Gia, like any princess in the quintessential fairytale, may appear perfect as she is portrayed in images of the media. Yet in reality, she is far from happy. In fact, Gia’s story is a fairytale turned so grey, that what is being portrayed as ‘beautiful’ is in truth granting her far from happiness.
One quote in the film really jumped out at me. It read, “with a face like that, she doesn’t need a name” (Gia). Referring to Gia and probably thousands of other models in America, a quote like that is targeted towards the public with intent to convince women of all ages that perfect is nameless and nameless is perfect. Girls are left with a sort of ‘moral order’ fixated in their minds on how to look and how to act. In turn, it is the nature of girls to “make comparisons between themselves and the models in the photographs” (Crane 325). Models like Gia and magazines like Vogue neatly present this such ‘moral order’ on unattainable beauty. It is a twisted sense of reality that the media presses into the minds of women, leaving them “inclined to identify with the models and [become] disappointed if they are unable to do so” (Crane 325).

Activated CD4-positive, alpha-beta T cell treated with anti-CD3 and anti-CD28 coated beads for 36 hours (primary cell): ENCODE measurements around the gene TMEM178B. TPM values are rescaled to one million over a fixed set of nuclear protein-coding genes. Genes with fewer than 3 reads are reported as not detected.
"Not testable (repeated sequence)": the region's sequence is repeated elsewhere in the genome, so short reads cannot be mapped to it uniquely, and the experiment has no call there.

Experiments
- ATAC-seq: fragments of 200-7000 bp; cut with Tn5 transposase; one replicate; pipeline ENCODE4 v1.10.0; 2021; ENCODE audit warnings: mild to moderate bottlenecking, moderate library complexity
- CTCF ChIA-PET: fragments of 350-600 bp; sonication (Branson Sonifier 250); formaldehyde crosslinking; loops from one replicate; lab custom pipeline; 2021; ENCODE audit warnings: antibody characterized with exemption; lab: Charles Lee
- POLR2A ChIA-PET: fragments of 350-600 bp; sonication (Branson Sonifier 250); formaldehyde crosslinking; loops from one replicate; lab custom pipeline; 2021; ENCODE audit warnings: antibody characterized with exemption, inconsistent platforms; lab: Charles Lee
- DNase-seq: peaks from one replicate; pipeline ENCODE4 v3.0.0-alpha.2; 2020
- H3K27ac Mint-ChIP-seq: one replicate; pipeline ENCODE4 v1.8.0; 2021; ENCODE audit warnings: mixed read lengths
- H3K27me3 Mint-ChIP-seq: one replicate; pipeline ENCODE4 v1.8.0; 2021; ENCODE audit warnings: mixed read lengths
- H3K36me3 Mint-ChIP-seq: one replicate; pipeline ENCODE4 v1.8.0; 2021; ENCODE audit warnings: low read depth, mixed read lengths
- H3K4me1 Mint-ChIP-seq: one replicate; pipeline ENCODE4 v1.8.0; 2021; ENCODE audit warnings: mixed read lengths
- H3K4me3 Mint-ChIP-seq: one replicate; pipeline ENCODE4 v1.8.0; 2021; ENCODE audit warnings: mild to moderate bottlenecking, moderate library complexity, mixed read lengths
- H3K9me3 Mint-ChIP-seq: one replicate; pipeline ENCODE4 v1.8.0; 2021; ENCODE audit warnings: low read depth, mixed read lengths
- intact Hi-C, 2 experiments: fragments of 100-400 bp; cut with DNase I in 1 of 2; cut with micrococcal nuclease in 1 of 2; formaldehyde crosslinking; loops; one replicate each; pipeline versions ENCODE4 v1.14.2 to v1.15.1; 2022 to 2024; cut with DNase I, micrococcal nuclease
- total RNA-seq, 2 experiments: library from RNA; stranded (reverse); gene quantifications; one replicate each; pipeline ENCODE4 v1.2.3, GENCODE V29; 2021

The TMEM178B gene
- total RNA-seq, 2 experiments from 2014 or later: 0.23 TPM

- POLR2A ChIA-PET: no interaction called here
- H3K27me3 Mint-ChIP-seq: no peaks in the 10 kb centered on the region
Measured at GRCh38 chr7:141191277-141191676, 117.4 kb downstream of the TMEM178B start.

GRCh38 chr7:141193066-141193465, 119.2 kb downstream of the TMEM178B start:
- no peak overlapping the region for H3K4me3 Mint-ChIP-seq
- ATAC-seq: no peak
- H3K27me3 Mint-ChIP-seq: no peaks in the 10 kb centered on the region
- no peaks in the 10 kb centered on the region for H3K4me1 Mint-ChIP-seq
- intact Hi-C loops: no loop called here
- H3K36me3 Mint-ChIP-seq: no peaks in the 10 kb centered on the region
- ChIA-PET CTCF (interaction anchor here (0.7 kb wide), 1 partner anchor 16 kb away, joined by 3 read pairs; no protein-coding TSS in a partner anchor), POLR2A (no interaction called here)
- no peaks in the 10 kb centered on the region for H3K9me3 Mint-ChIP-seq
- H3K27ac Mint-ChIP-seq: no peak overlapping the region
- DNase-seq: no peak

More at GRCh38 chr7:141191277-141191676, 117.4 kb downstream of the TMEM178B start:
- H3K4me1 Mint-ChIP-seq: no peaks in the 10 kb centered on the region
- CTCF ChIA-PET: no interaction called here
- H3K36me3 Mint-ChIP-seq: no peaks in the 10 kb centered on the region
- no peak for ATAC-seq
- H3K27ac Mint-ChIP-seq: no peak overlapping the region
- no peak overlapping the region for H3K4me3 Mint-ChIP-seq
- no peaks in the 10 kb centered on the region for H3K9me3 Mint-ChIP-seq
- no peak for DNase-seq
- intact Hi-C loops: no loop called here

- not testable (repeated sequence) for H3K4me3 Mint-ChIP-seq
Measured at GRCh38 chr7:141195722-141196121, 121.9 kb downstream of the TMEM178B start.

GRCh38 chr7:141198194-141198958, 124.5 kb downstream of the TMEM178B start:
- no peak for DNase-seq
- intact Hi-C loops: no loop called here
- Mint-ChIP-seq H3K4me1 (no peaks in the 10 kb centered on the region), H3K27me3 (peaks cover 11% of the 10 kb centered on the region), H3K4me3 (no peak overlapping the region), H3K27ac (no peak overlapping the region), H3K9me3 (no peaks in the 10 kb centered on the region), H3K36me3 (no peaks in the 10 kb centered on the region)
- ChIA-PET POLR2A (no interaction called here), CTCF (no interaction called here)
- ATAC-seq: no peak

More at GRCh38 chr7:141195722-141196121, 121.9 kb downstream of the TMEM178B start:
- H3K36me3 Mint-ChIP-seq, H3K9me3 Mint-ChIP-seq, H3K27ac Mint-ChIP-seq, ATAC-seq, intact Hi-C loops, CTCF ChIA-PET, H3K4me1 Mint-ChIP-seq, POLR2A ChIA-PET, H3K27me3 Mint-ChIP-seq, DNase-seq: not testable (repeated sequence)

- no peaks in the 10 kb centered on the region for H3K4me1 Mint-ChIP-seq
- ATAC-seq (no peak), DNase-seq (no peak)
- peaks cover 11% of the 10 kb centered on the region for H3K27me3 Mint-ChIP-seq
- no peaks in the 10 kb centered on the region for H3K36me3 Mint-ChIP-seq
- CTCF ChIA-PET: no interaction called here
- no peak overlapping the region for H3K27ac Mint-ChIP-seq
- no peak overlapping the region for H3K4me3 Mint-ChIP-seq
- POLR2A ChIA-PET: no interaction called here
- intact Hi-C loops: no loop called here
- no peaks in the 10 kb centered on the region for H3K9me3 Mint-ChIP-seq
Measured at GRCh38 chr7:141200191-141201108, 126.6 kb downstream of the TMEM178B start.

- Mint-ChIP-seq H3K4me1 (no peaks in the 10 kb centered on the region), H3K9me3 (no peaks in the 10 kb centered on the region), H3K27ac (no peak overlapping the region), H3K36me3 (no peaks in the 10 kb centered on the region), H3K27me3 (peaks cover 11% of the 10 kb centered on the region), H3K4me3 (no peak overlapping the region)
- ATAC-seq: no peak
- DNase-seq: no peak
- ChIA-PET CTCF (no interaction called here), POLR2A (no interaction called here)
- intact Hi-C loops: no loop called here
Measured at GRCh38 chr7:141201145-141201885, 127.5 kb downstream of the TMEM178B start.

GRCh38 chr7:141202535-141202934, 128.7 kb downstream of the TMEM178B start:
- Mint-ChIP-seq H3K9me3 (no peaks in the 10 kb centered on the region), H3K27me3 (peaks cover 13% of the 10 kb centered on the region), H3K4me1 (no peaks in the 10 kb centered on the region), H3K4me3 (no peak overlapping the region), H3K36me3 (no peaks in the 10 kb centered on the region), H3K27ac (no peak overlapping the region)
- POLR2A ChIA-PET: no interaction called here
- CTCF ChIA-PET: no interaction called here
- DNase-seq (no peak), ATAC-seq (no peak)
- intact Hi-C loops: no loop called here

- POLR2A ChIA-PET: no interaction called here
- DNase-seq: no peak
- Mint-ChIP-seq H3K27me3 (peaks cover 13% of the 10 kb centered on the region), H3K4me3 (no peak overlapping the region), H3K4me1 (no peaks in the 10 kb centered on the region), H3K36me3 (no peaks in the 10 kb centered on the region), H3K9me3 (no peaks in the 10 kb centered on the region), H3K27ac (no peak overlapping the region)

Young girls are “in the process of learning [personal] values and roles of developing self-concepts,” making them “such prime targets” (Kilbourne 258) for distorted perceptions of beauty. Yet it is safe to say that women of all ages are victims of conflicted hegemony embedded in the media. And although models’ identities are masked behind the pages of the magazine and the true nature of their realities are kept out of sight from the viewer, a more significant conflict lies in the fact that girls like me are left blind and believing it all.